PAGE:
Fall has brought a fresh harvest of interactive fiction. The annual IFComp (Interactive Fiction Competition) offers 54 games (parser-based as well as hypertext-based) for your consideration, many of them ready to play directly in your browser. If, on the other hand, you are more into chose-your-own-adventure books, there is the 2015 Windhammer Prize for short game-book fiction, offering 16 PDFs for download.
The IFComp has been around forever, it seems: the competition is now in its 21st year and still going strong. When it started out, IFComp was exclusively about parser-based games, (i.e., games like Infocom’s ZORK) in which the player types commands such as “go north,” “open chest,” or “take sword” to interact with a story. In recent years, though, that has changed, and IFComp now also features hypertext-based games, which has noticeably increased the number of entries. (This year, there are 54!) In most cases, hypertext games are like computerized versions of chose-your-own-adventure-style game books, in which the player is offered choices in the form of hyperlinks. Sometimes, though, hypertext is used in completely novel ways. Take, for example, a look at Emily Short’s First Draft of the Revolution (not part of the competition), in which you explore a story by drafting letters, rewriting this or that part of the letter based on choices offered by the game.
If you have never played parser-based interactive fiction or want a gentle re-introduction to the genre before trying some of the IFComp 2015 games, have a try at Andrew Plotkin’s Dreamhold (playable directly in the browser). The game has a “tutorial voice,” which will help you along in your play. To get an idea of what gems IFComps have yielded in the past, play the IFComp 2014 winner, Sean M. Shore’s Hunger Demon (also playable directly in the browser), a thoroughly funny take on an evil Cthulhu cult’s ritual (held in defunct little bistro in the West 7th neighborhood of Saint Paul with your cult-master uncle droning on and on, while you are getting increasingly hungry).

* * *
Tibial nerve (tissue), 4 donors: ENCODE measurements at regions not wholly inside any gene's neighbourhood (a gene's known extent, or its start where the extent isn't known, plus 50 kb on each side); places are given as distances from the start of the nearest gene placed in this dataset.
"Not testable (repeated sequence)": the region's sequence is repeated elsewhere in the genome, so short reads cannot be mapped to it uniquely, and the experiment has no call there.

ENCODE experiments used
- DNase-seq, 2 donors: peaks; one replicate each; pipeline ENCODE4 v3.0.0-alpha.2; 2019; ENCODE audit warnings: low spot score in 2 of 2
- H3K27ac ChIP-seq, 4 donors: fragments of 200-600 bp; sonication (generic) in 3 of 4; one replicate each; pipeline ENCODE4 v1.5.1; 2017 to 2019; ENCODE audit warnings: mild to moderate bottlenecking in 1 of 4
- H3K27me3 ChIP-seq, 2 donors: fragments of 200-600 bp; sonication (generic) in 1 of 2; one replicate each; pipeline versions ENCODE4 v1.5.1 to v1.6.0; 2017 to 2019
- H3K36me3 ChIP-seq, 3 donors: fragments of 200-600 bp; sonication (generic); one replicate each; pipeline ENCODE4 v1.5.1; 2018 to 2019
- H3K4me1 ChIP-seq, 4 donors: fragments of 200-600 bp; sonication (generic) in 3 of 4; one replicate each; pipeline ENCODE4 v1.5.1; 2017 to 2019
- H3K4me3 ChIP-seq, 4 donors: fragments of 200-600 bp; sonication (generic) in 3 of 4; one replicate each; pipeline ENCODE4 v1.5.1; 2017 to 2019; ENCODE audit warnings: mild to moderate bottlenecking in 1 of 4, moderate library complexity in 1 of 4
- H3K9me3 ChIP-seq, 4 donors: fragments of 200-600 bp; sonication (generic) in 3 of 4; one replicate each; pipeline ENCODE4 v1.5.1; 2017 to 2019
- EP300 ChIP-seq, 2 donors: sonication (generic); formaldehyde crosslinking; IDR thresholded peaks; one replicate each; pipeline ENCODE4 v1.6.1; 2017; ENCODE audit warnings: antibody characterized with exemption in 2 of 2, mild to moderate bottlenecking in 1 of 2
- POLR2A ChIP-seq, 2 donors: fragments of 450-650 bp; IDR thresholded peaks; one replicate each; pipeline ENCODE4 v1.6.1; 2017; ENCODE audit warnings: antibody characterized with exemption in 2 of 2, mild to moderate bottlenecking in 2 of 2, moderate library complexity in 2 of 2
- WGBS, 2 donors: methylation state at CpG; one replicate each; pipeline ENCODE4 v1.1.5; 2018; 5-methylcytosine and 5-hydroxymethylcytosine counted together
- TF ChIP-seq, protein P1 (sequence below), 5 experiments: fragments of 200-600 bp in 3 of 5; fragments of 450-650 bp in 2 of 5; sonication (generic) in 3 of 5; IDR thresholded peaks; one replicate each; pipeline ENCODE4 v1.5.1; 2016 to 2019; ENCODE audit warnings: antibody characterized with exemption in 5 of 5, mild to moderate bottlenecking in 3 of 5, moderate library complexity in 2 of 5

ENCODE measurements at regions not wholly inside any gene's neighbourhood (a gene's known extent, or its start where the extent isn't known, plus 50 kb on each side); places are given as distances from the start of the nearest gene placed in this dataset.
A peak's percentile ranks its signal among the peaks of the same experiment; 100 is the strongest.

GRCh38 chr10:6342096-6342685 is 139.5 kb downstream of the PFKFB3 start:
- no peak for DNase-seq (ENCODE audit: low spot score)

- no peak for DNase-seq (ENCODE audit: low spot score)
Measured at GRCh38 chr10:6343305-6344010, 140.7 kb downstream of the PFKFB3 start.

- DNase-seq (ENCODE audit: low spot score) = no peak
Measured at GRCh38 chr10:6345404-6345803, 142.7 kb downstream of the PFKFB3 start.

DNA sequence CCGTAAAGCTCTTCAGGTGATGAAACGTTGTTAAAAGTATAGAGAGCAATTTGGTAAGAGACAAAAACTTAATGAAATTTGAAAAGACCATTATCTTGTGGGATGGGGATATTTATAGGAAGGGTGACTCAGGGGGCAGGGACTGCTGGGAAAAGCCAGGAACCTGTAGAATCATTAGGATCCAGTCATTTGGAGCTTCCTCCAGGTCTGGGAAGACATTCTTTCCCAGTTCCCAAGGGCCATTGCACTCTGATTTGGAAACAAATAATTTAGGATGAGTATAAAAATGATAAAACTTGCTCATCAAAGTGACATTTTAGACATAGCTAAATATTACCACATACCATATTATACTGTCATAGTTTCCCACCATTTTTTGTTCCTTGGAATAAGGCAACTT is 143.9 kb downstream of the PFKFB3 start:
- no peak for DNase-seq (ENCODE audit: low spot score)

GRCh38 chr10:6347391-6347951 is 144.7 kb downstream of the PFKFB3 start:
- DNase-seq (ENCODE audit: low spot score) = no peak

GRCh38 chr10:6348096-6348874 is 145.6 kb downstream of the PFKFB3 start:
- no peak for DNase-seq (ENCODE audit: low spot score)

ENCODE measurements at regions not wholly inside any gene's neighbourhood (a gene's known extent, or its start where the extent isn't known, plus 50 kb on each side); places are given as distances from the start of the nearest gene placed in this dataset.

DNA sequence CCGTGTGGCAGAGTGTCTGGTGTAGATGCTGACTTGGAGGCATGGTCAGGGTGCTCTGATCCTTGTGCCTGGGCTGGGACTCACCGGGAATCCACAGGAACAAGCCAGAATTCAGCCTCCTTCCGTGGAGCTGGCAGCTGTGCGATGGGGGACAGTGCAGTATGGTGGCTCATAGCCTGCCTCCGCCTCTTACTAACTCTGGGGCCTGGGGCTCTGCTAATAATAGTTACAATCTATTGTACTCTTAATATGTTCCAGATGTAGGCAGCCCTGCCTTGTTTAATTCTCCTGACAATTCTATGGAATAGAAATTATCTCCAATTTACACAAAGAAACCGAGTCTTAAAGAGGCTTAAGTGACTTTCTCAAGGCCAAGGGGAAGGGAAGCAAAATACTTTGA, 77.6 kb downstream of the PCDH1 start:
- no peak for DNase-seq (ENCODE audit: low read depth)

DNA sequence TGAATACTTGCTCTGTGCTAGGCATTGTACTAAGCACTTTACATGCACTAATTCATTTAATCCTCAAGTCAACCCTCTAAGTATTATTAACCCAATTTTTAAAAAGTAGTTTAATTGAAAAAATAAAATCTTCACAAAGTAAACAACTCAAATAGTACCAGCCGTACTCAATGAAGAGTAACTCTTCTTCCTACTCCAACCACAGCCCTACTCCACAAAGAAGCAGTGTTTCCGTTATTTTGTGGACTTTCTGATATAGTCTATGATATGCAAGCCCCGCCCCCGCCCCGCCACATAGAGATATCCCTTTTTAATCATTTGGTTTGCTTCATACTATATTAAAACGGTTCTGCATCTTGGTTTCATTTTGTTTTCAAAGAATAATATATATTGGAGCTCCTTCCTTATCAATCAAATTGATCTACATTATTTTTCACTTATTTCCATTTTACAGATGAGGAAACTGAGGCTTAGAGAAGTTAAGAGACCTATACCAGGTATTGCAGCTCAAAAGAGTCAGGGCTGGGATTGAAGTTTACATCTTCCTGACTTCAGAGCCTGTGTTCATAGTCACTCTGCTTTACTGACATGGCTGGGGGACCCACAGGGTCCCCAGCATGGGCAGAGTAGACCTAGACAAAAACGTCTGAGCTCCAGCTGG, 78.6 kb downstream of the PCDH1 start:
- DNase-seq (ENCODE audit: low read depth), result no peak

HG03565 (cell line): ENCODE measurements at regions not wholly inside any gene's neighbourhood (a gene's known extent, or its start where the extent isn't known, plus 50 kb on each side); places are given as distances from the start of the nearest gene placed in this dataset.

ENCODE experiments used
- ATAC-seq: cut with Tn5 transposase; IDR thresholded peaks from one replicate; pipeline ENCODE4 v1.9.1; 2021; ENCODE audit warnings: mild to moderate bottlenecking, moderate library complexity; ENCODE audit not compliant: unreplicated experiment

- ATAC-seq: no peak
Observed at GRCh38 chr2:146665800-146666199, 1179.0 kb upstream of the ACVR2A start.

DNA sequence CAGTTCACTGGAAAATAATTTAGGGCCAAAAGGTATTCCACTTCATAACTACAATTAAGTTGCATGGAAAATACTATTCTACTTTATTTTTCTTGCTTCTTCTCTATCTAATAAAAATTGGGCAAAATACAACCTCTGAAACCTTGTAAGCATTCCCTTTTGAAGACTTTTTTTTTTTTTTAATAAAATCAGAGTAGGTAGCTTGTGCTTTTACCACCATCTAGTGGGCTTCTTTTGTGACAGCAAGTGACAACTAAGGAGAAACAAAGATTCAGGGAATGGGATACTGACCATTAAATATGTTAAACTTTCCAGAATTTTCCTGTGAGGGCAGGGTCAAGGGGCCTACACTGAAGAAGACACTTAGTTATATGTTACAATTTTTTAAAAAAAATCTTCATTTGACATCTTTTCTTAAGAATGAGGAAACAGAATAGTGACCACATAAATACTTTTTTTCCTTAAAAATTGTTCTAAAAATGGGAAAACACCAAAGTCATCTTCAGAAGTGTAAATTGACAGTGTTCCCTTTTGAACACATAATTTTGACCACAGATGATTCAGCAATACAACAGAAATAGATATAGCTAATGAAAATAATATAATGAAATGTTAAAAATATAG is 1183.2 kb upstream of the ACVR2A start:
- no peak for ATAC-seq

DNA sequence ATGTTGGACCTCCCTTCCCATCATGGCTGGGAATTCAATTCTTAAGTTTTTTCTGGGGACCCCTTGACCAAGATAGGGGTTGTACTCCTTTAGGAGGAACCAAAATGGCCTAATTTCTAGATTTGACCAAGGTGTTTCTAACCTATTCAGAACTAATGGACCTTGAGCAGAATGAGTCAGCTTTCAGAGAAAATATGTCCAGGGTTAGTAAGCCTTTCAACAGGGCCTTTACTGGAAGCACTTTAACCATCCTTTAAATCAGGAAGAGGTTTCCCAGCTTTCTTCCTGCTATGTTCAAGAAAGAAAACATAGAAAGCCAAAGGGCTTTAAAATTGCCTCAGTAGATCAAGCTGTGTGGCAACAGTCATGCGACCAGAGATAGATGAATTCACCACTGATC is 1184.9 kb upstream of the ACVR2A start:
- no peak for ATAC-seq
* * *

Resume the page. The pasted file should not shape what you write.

The Windhammer Prize for short game-book fiction is in its eighth year and offers 16 entries, up from ten entries in 2014. Last year, the first prize was awarded to Paul Struth’s The Sacrifice (a zombie story set in England of 1919); if that sounds too gruesome, have a look at the 2013 winner, Philip Armstrong’s Normal Club about the “West C High School’s Competitive Paranormal Investigation Club.”
In both competitions, if you play at least some of the entries, you are allowed to act as judge. For IFComp, you need to play at least five games (for at most up to two hours per game); for the Windhammer Prize, you must nominate at least three entries. Voting closes mid-November.